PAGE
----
“Man never quite hit the heights; I suppose they were almost too versatile… they locked into something nimble, nuanced and gorgeous”: James Dean Bradfield’s prog heroes

James Dean Bradfield and Man
(Image credit: Getty Images)

In 2022, Manic Street Preachers vocalist James Dean Bradfield discussed his prog passions and explain how a 1976 album by Man – another band from Wales – had become his favourite.

“For me prog starts with Rush, when I was about 17. [Manics bassist] Nicky Wire and his brother were already gigantic fans, and – like a lot of people coming late to them – my in was The Spirit Of Radio, the album Moving Pictures and songs like Limelight, where they were almost at an interface with The Police.

Pink Floyd’s Meddle had a little influence on our album This Is My Truth Tell Me Yours [1998], and I’m a big fan of Russian Circles, Chicago Transit Authority and John McLaughlin – especially on Mahavishnu Orchestra’s The Inner Mounting Flame. And then there’s Man.

I was working as a barman in the Newbridge Miners Institute in the 80s and a version of Man played there, and I remember it being a big deal. I’d bought Rhinos, Winos And Lunatics [1974] and liked some of the songs, but I wasn’t sure.

Then a couple of years later I was flicking through the racks at HMV and saw the cover of The Welsh Connection [1976]. I thought it was maybe a compilation of obscure Welsh bands, then realised it was by Man, so I thought I’d give them another go. I took it home, put it on, and bam!

This album’s definitely a slam-dunk lost classic. It was their 11th, so they were way down the line, were never going to get any bigger at this point in historical terms, and they’d started steering away from the more blues-based stuff. It was the first record for a new label, MCA, so there was change in the air.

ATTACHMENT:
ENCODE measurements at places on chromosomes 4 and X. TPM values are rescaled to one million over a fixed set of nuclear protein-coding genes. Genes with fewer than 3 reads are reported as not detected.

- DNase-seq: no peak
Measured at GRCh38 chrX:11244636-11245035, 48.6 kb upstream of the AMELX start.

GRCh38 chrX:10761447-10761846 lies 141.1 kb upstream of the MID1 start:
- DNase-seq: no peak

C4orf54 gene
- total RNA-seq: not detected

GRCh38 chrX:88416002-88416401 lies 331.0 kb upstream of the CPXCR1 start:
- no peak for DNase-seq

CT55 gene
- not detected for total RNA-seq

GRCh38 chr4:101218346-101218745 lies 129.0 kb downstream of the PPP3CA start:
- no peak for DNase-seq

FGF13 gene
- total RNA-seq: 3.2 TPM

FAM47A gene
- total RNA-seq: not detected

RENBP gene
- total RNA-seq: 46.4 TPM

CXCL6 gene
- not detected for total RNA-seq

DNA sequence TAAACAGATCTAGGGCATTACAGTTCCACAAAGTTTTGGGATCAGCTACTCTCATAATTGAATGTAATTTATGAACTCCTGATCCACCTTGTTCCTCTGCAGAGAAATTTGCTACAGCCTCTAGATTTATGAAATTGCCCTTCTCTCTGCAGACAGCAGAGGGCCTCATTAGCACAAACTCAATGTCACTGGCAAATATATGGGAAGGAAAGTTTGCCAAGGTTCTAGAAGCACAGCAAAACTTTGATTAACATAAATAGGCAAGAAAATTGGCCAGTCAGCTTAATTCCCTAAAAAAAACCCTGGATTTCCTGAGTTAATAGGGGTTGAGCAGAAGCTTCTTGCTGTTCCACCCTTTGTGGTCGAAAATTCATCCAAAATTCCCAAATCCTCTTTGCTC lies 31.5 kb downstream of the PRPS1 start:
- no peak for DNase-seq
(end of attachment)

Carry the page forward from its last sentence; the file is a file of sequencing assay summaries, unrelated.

They had John McKenzie on bass, and he and drummer Terry Williams locked into something nimble and nuanced and absolutely gorgeous. The title track and Love Can Find A Way had lots of Steely Dan in it, big time, but this came out a year before Aja, so that’s a bit of a coup for Man!

The Ride And The View’s got more of a groovy, trippy, Little Feat vibe, and Something Is Happening is so beautiful – at one point it’s like Herbie Hancock, so articulate and dextrous. The whole album was a departure for them.

Man never quite hit the heights; I suppose they were almost too versatile. I like a lot of tracks from their other albums, but this is the one I put on and don’t take off.”

Grant Moon

A music journalist for over 20 years, Grant writes regularly for titles including Prog, Classic Rock and Total Guitar, and his CV also includes stints as a radio producer/presenter and podcast host. His first book, 'Big Big Train - Between The Lines', is out now through Kingmaker Publishing.